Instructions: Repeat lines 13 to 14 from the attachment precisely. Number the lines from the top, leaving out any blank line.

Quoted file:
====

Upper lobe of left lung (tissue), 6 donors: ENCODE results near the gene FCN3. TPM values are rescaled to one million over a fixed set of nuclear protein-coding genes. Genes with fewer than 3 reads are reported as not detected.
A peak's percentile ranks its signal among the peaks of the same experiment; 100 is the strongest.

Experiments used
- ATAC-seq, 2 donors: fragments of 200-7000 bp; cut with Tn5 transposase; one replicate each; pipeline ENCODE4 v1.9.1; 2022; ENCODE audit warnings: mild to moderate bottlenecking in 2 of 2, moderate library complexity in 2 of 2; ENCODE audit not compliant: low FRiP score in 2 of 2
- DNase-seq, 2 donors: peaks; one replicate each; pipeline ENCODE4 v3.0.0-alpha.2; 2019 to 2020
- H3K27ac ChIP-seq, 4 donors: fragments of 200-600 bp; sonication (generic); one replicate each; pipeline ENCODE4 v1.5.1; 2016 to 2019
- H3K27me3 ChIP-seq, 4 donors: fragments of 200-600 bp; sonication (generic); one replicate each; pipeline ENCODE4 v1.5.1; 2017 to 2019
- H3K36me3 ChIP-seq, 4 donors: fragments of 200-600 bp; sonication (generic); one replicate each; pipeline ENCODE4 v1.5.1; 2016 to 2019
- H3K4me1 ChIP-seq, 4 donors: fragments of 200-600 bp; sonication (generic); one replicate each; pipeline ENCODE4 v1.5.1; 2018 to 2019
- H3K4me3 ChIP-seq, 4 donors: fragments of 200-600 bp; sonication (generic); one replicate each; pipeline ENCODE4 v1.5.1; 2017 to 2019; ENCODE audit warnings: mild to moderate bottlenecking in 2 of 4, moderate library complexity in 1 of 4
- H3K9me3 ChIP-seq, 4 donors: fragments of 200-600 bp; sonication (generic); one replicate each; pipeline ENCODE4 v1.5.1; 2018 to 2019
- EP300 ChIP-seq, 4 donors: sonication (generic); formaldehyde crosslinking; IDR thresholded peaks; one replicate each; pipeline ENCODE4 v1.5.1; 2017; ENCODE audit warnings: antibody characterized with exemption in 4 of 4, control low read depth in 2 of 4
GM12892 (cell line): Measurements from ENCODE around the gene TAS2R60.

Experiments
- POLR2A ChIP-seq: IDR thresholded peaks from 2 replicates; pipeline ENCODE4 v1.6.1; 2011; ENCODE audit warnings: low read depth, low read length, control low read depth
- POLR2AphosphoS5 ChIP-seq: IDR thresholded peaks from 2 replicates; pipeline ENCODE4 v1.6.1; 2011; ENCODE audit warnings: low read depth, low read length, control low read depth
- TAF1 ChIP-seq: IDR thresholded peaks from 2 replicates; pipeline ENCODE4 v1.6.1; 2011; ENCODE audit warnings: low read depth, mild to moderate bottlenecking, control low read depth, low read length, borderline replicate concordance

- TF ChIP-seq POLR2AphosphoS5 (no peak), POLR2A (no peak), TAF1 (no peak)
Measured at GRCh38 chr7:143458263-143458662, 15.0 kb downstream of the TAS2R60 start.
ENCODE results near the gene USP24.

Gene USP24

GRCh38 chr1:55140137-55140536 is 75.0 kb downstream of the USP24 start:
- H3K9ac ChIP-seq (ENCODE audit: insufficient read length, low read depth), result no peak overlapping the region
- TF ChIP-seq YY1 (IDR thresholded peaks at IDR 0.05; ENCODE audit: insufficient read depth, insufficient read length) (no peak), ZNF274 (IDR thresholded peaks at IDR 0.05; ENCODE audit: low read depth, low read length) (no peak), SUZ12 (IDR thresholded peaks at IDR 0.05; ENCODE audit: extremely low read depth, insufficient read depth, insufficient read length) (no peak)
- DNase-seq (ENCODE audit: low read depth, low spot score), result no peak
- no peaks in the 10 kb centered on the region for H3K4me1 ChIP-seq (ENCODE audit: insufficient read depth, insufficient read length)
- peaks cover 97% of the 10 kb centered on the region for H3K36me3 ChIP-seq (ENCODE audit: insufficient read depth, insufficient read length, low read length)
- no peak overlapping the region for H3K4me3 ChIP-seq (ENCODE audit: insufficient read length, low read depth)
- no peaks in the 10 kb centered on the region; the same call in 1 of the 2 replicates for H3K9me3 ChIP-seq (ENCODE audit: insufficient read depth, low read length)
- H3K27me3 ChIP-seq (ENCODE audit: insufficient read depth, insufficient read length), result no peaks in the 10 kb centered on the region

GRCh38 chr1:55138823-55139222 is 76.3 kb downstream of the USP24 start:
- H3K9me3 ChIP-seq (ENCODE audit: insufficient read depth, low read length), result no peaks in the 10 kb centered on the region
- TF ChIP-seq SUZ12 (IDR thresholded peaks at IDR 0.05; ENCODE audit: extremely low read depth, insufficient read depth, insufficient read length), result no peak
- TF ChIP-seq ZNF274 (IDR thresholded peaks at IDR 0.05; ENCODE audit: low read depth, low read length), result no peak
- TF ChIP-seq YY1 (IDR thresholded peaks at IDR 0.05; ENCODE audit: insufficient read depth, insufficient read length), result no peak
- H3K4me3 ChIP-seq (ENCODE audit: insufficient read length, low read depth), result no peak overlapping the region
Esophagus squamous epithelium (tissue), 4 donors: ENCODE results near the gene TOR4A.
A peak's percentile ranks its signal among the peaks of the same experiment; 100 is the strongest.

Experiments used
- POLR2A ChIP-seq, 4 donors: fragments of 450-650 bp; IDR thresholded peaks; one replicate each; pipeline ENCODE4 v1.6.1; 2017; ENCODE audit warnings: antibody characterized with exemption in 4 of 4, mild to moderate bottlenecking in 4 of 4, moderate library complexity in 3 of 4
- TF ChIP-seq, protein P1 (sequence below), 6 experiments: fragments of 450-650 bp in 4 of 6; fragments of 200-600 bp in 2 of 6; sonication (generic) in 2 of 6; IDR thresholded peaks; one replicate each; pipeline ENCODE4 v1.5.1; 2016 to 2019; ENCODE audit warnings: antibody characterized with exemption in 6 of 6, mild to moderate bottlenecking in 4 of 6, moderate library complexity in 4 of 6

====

GM12892 (cell line): Measurements from ENCODE around the gene TAS2R60.

Experiments